Cort, Corte, Cortum, Curtius, Curti, Curtze, Curtzius, Kort, Korte, Kortum, Kortüm ("kurz um"), Kortz, Korzer, Kuertz, Kurcz, Kurrtz, Kurts, Kurtz, Kurtze, Kurtzius, Kurz, Kurze, Kürz(e)l; and also for my name-changed family of Van Someren and Van Zomeren there is Curtse, Koerts, Coerts, Kurtze, Koers, Coertsen, Cours and Coertsz. In addition the Short (Kurtze) family can be conflated with the Little (Lutteke) family and I have found this in the archives of Bremen where someone surnamed Korte was also called in Latin Brevis and Parvus, which is the Latin for Little (Klene / Lutteke). This website will be of interest to anyone with these phonetically sounding surnames.


Sometimes the surname comes with a preposition such as the Dutch surname Korte found as "de Korte" or the German surname Kurz found as "Von Kurz"; but more generally it is a surname standing alone without the aid of a preposition. A particular problem with some Dutch bearers of the surname Korte etc. is that they may not be particularly ancient surnames. If your Dutch ancestors came from generally the North part of the Netherlands and in particular the provinces of Friesland, Drenthe and Groningen, then there is a high possibility that their surname dates back to the early 1800's; prior to that period the patronymic naming system was in common use. This also applies to Ost-Friesland in Northern Germany and to a greater or lesser extent to several other areas in the Netherlands, Germany, Denmark etc. The only sure way of discovering how ancient is your surname, is to trace your ancestry generation by generation. As an example, my paternal grandmother was Hinderkje Korte and she was born in 1899 in Wedde, Groningen, The Netherlands; her great grandfather was Hindrik Alberts, the son of Albert Harms and Marieke Everts and was born in 1799, but his military service record dated 1823 shows that he was using the surname Korte and this passed to his descendants. He probably adopted the surname Korte simply because he thought he was short; his military service record states that he was 1.675m tall (5' 6"), that seems a below average height to me, but maybe by the standards of the tall Dutch it was really short? Or maybe it was his father Albert who was short, although Albert never used Korte as his surname just the patronymic Harms, which was his father's forename.


There are four major classifications of surnames:

  1. Given name: Those that take their meaning from an ancestors' given name (a patronymic), such as the children of a Johann or Jan being surnamed Jans, Jansen, Jannes, Hans, etc.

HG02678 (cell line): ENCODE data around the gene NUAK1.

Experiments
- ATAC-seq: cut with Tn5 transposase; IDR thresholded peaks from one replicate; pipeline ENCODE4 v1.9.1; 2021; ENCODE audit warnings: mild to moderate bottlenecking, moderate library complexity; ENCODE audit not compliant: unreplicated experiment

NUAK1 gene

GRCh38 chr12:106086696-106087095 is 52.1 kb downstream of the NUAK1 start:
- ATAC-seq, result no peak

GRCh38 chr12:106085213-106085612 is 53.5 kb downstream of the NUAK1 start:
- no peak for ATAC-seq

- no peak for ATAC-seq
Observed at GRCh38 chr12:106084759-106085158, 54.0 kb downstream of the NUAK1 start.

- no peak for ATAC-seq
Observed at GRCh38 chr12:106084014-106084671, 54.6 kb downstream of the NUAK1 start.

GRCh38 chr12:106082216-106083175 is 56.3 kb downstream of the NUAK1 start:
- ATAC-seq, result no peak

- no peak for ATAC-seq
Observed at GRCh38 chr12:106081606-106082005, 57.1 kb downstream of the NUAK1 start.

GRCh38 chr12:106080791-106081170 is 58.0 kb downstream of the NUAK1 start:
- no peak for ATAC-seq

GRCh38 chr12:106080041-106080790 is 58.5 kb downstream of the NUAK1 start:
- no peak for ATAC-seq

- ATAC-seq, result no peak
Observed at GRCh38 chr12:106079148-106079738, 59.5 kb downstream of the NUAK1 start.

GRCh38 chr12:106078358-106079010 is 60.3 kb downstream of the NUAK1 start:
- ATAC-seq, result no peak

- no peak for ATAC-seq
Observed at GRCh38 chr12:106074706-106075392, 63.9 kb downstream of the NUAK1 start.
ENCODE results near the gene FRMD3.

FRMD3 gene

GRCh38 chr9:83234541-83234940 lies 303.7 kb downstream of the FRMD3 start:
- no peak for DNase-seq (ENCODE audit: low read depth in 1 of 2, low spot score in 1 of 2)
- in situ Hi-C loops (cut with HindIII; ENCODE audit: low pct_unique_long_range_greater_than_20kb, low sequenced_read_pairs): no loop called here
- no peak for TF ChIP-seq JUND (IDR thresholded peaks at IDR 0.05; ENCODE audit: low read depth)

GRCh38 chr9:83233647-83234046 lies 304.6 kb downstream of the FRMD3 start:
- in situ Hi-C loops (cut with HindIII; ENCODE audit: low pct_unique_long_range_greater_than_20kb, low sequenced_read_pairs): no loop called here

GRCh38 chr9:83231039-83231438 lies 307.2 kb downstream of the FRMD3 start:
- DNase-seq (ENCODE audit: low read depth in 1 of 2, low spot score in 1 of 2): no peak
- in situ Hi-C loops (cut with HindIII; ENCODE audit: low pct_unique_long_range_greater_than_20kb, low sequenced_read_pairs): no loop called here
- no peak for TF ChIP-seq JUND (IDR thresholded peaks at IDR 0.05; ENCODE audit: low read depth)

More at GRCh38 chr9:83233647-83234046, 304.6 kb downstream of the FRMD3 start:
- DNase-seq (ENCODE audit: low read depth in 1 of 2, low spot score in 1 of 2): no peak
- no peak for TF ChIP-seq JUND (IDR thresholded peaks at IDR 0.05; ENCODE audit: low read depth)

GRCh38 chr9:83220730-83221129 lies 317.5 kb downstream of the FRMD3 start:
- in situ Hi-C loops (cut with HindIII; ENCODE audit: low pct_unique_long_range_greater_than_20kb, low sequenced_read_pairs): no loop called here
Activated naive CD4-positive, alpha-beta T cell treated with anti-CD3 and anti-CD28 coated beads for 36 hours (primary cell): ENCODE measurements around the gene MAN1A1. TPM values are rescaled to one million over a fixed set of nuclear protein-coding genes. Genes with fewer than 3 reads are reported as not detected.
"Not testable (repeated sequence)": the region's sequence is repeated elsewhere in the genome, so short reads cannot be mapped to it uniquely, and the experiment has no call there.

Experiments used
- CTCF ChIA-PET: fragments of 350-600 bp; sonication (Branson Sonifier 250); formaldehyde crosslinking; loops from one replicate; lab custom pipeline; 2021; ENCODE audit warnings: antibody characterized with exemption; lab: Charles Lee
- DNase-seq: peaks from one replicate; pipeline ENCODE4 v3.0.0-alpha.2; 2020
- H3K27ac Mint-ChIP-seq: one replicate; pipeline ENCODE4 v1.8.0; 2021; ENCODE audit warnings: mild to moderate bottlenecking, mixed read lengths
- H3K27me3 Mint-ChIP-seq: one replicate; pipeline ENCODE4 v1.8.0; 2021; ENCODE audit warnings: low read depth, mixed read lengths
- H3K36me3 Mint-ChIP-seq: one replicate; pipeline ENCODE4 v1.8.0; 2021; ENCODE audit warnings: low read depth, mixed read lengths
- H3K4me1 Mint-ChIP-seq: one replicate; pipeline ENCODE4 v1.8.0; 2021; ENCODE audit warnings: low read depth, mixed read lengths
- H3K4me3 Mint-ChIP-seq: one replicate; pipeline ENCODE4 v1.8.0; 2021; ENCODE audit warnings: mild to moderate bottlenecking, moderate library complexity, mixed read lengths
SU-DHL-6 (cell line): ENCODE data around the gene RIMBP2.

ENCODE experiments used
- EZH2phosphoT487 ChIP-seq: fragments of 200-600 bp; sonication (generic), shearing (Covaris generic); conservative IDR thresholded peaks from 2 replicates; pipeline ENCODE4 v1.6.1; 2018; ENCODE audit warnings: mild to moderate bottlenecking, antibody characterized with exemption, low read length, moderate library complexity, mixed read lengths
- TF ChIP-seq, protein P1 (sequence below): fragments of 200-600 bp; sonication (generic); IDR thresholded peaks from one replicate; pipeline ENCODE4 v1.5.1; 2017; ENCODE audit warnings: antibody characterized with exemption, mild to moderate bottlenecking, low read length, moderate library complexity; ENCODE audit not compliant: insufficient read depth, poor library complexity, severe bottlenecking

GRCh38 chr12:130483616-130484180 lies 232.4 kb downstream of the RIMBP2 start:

2. Location name: Those that take their surname from the place where they live, whether it be a farm, the name of an inn or house, a town, city, district, country or feature; such as Schwarzberg, Van Someren, Von Dillingen, Waldeck, etc.

  3. Occupational name: Those that have an occupation; such as Bäcker (Baker), Rebenstock (Vintner), Timmermann (Carpenter), etc.

  4. Nickname: Those that are given a nickname such as; de Grote (Large), Klein (Little), Korte(Short), Schwarz (Black (hair)), etc.

My own paternal ancestors used the surname Van Zomeren and Van Someren, but they had changed their surname in the early 17th century and were originally called Kurtze; but I have opted to use the Latin 'Curtius' version of the surname when referring to the surname generally in this website rather than repeating the whole host of variants.

By building a large Y-DNA database of those people surnamed Curtius, Curtze, Korte, Kurtz, Kurtze or Kurz etc. it will eventually be able to clarify what is the sure Y-DNA signature of the surname for a particular family from a specific area. Perhaps some people who may think they are a Curtius find out that their Y-DNA is not related to any other Curtius Y-DNA, which could indicate that they have a more unique Curtius heritage or they are not a Curtius at all; their Y-DNA test may show that they are in fact related to another surname group. Some may indeed be genuine Curtius's but just have to patiently wait for someone somewhere to take a Y-DNA test that will match and therefore confirm their own surname.


The information in this website owes an acknowledgement to the wonderful contribution from Wikipedia and other specifically named sources throughout the web pages in this website; please donate some money to Wikipedia to help keep access to their website freely available; we would all miss it if it were gone!